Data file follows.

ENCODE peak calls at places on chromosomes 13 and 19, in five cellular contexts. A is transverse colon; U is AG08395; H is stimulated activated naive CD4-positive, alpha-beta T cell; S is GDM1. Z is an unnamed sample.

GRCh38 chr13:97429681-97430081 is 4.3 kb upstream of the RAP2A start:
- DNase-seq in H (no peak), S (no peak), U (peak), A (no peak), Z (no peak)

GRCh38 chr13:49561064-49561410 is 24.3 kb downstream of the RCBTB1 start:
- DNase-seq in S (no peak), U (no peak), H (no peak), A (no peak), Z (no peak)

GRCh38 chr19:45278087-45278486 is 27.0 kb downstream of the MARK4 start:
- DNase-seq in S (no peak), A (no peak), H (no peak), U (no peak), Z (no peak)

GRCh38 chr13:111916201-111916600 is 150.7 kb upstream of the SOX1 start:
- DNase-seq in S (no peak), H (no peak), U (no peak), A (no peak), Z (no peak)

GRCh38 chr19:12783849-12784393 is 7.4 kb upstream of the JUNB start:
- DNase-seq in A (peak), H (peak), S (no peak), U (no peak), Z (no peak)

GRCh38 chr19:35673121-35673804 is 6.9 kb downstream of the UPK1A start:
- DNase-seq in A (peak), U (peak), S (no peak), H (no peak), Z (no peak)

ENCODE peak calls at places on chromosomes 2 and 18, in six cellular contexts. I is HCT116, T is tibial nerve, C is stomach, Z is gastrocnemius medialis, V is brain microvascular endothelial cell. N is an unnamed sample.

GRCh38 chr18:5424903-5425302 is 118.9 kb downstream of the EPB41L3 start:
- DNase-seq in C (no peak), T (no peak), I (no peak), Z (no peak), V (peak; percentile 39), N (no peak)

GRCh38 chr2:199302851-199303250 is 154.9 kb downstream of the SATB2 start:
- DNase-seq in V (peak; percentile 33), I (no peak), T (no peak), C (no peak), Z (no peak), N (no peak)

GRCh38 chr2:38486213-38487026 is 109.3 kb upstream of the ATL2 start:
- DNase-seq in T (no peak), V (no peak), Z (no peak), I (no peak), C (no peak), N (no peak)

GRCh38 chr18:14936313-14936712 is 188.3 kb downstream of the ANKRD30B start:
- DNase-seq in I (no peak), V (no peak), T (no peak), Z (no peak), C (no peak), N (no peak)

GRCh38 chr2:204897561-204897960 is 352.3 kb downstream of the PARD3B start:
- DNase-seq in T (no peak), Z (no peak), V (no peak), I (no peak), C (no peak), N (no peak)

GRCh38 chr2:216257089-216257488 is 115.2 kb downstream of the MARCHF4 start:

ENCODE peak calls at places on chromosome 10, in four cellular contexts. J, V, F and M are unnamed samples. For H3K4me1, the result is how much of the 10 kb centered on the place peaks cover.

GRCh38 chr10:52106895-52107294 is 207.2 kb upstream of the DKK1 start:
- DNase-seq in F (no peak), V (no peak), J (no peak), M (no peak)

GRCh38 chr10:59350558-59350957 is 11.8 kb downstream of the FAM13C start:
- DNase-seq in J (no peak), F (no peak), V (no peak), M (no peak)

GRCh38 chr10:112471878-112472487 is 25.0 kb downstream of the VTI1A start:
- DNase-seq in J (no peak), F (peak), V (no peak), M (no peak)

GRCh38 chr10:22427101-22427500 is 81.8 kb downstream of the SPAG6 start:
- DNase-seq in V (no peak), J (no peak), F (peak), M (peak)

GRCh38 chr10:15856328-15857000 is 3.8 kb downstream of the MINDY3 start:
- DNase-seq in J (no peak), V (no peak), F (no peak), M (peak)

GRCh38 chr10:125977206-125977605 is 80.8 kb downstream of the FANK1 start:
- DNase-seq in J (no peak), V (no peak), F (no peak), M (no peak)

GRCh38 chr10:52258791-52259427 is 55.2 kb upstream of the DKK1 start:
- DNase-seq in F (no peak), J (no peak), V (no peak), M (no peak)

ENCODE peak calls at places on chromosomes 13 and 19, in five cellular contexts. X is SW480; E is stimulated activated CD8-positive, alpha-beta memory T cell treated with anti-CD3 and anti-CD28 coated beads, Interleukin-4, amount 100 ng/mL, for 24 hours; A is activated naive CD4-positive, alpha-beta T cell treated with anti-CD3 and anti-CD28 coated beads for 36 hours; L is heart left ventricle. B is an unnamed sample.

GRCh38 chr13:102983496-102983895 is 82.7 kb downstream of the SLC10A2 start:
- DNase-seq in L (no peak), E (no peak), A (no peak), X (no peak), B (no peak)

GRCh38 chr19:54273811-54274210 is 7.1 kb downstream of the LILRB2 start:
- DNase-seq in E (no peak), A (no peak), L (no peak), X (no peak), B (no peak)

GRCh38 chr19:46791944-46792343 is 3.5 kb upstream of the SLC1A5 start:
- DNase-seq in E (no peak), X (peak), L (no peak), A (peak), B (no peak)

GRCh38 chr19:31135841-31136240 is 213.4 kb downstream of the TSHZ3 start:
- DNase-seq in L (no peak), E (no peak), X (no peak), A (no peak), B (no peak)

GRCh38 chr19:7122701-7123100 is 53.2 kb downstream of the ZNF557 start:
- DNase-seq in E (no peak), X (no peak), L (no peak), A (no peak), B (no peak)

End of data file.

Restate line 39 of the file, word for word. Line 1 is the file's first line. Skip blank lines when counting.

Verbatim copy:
GRCh38 chr10:52258791-52259427 is 55.2 kb upstream of the DKK1 start: